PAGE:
Registration had been completed online, and the event was billed as Sold Out. At the moment captured above, Rider Group #1 had departed. Things were well organized (for the most part) and efficient. Cue sheets and maps were available. Two local bike shops were on-site for last minute tweaks and fixes. There were also (3) ride leaders and one ride follower (besides available SAG vehicle support).
I did my best to stretch and took a place in Group #2, which started ON-TIME. Group starts always seem a bit iffy to me, particularly with so many bodies/vehicles starting off going UP and to the RIGHT of a curved, paved driveway. But, away we went. I focused VERY HARD on not torching myself early and just starting an easy spin which left me alone and behind the pack, but…meh. It’s NOT a RACE (well, unless it is or you make it one). I was feeling pretty OK, despite the warm temperatures and escalating humidity.
Then, I got into the first bit of a climb, at about 5.5 miles. And my lungs felt like they were involuntarily adjourning this ride, abdicating their role of sustaining my life. I executed a controlled dismount along the side of the road and proceeded to support my doubled-over torso on Lazarus while controlling my breathing. This felt bad.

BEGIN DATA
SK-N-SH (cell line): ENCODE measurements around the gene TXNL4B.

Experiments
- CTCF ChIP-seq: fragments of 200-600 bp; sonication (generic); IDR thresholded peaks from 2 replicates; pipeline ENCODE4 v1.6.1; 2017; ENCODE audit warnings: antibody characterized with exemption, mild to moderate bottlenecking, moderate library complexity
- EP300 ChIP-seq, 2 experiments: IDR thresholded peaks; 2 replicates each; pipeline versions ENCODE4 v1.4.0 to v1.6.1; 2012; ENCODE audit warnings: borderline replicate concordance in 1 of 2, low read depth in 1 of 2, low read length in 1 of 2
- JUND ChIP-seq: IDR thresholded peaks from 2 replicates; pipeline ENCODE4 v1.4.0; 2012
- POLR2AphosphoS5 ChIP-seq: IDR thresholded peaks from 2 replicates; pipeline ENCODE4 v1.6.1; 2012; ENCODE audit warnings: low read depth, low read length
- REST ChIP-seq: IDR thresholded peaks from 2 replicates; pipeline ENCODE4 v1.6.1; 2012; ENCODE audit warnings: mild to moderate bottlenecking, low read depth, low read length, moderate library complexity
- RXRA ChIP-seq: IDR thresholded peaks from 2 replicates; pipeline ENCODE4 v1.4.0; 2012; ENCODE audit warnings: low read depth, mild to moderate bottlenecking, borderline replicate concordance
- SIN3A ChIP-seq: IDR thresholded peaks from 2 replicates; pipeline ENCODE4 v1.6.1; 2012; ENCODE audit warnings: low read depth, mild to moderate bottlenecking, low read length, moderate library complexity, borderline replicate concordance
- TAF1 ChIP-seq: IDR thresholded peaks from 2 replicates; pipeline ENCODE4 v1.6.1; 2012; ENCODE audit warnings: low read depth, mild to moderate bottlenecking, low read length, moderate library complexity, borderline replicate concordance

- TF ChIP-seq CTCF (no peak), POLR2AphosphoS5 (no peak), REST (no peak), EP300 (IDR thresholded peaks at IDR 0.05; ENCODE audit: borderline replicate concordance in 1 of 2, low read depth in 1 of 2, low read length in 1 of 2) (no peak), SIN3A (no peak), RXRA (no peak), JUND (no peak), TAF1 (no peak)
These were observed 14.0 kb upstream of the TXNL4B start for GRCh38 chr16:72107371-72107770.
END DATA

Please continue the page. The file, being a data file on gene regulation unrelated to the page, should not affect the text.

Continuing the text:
It must have looked worse, because TWO riders stopped to make sure I was OK, one even politely suggesting I could still exercise the 15-mile option. I thanked them profusely for their grace and kindness, and assured them I would continue my pursuit. I managed to gather myself and get back up and spinning after…well, I’m not really sure how long I stood there, but it was long enough.
There were no other major stressors through the next leg of the journey. Beautiful scenery, warm temps, other riders coming and going. However, I dared not stop and try to take any photos. I couldn’t be sure my body wouldn’t try to rebel again.
At approximately Mile 13-13.5, the Rest Stop lay waiting. Yes, it is painfully obvious that this is NOT a “halfway” point, but given the course, it was as close as they could get. It was set up in the parking area of the Mt. Gretna Trailhead of the Lebanon Valley Rail Trail, and it looked like this: